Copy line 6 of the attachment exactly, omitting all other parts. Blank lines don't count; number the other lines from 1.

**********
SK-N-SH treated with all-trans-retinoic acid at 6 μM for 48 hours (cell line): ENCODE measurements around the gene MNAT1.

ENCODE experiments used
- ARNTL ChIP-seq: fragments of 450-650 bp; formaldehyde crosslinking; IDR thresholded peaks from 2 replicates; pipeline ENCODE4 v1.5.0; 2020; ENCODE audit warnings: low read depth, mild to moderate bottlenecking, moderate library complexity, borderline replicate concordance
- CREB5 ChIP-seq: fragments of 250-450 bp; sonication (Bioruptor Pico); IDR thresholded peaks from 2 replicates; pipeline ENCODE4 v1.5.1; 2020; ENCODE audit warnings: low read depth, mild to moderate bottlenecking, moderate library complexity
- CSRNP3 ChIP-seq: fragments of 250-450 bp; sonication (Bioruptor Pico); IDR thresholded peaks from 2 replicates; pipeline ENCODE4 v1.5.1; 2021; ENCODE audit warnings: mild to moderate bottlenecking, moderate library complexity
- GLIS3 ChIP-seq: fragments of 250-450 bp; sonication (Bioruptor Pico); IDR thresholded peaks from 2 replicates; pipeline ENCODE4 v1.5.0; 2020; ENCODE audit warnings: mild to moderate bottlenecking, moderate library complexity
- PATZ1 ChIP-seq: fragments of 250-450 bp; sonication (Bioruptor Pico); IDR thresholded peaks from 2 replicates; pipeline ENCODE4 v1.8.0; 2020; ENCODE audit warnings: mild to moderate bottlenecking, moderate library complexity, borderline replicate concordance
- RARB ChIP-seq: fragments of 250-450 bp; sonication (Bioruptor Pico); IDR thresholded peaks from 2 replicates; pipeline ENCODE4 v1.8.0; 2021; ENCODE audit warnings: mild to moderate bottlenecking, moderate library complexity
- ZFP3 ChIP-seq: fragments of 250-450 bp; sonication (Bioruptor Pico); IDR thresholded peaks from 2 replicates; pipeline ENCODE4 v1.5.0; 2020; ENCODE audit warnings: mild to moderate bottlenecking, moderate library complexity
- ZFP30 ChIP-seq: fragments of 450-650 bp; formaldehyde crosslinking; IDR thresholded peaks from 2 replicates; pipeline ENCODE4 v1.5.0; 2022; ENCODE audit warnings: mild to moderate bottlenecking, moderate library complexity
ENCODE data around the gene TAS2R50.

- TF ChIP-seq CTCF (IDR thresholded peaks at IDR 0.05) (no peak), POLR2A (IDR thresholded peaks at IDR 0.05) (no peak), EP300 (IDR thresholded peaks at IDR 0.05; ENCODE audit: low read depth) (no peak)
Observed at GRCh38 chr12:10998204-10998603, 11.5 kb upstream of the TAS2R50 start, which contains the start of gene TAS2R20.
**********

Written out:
- GLIS3 ChIP-seq: fragments of 250-450 bp; sonication (Bioruptor Pico); IDR thresholded peaks from 2 replicates; pipeline ENCODE4 v1.5.0; 2020; ENCODE audit warnings: mild to moderate bottlenecking, moderate library complexity